As all the doors will be the same width, I was planning on making a snug router jig to ensure vertical mortices in all pieces. I will then thickness the loose tenons to fit properly.

It may be necessary to pin the tennons on either end, i will decide on this during assembly of the 1st door. I was hoping that decent glue, coupled with well prepared tenons would provide strong enough joints.

Am i barking up the wrong proverbial tree?!

Thanks for the replies!
 
How stable is Sycamore to the joint lines opening up. The Tulipwood is VERY stable. I use an acrylic eggshell paint finish over everything I have made with it and cannot recall any joint line showing.
With modern adhesives I've never resorted to through tenons, typically making the joint about 2/3 rds the depth of the timber on the side verticals.

Colin
 
How stable is Sycamore to the joint lines opening up. The Tulipwood is VERY stable. I use an acrylic eggshell paint finish over everything I have made with it and cannot recall any joint line showing.

Colin
Agree Colin - Tulipwood gives excellent results!

I am also curious about the stability of Sycamore - this thread is seeking advice from anyone who has built furniture/doors from Sycamore 👍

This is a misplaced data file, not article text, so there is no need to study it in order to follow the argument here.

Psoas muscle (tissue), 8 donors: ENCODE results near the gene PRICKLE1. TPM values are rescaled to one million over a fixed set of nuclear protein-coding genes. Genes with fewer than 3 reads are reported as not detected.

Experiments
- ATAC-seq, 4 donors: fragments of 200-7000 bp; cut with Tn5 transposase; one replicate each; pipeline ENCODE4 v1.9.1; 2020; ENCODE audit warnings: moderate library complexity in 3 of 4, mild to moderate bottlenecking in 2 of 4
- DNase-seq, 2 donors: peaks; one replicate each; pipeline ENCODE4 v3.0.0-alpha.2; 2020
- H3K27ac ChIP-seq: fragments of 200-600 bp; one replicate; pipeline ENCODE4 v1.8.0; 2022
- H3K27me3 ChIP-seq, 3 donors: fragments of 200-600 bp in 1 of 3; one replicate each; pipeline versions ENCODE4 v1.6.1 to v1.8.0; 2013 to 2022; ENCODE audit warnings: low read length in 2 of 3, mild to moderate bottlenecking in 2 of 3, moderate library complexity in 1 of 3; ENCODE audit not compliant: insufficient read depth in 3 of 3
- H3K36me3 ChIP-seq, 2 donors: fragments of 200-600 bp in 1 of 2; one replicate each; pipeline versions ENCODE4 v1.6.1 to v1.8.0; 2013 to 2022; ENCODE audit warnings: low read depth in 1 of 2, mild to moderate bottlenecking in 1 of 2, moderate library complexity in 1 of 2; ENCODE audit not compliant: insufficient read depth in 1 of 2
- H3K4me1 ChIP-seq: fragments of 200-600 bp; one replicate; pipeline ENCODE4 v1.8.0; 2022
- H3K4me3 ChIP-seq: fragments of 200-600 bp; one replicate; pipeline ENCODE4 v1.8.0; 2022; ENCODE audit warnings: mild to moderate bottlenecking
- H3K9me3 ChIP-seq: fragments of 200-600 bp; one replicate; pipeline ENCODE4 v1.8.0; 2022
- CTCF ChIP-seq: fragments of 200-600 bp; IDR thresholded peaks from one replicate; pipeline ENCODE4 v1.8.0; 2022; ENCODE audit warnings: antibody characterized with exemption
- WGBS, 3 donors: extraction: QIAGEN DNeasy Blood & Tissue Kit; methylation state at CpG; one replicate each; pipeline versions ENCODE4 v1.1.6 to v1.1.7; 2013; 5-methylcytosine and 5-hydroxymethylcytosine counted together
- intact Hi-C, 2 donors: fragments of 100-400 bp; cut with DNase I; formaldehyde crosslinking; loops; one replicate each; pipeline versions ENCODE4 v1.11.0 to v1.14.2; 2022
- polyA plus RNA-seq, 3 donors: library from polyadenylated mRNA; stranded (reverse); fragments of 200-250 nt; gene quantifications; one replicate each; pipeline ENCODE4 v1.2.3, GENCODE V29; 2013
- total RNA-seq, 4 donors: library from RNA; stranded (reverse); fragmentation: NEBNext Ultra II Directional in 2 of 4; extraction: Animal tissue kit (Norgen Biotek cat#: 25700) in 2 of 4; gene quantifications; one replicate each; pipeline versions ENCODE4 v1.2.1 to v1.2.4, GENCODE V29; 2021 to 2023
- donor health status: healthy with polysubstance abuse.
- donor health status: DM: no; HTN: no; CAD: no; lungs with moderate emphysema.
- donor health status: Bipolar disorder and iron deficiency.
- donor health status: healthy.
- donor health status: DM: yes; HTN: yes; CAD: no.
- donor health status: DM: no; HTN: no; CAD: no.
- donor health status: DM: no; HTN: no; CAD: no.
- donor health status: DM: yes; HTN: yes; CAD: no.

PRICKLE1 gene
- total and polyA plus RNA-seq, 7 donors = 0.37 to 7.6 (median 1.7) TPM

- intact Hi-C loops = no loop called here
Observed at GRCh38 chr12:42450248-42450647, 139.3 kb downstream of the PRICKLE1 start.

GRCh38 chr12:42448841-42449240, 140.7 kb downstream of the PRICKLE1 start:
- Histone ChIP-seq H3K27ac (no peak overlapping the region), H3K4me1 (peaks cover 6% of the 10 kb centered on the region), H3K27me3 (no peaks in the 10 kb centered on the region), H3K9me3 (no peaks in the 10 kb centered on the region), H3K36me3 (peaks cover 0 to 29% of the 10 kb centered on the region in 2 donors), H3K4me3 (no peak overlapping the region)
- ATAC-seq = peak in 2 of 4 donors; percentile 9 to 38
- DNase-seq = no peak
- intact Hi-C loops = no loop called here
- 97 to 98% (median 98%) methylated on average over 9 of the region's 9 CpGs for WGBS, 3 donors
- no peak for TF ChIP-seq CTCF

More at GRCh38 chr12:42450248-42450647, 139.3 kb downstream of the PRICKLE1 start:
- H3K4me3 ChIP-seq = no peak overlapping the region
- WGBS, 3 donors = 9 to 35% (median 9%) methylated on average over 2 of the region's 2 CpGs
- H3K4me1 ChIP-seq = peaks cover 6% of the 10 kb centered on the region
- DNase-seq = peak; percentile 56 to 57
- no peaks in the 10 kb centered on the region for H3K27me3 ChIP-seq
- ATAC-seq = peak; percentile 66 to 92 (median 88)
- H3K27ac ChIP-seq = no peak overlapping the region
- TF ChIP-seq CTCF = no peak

I have always used "tulip wood", we called it poplar in Ireland and Toulipier here in Italy to make internal doors. Stable, easy to work and takes paint well.
 
If you decide to use Sycamore make sure you ask for CND (colour no defect) Sycamore it should be a lot cheaper, same wood just not so pretty.
 
If you decide to use Sycamore make sure you ask for CND (colour no defect) Sycamore it should be a lot cheaper, same wood just not so pretty.
Top tip - thanks Chrispy! I like of idea of using locally sourced materials, so will price some CND up, see how it compares...
 
I like a good old traditional full length wedged tenon but loose tenons will be okay. If you go down the loose tenon route might be worth getting a Domino XL? The Domino is expensive but if you are making 12 doors it will save loads of time and it won't lose much value if you sell it when the job is done.

I've never used Sycamore so can't comment on that but if the doors are painted I would be tempted to use MDF for the panels.
 
The few times I have used Sycamore I have found it frustratingly " cotton wooly" to machine and rout. to the extent of getting fluffy areas irrespective of the direction of machining. My experience, however, has been with thinner stock, so I have no idea how dimensionally stable it is in thicker sections.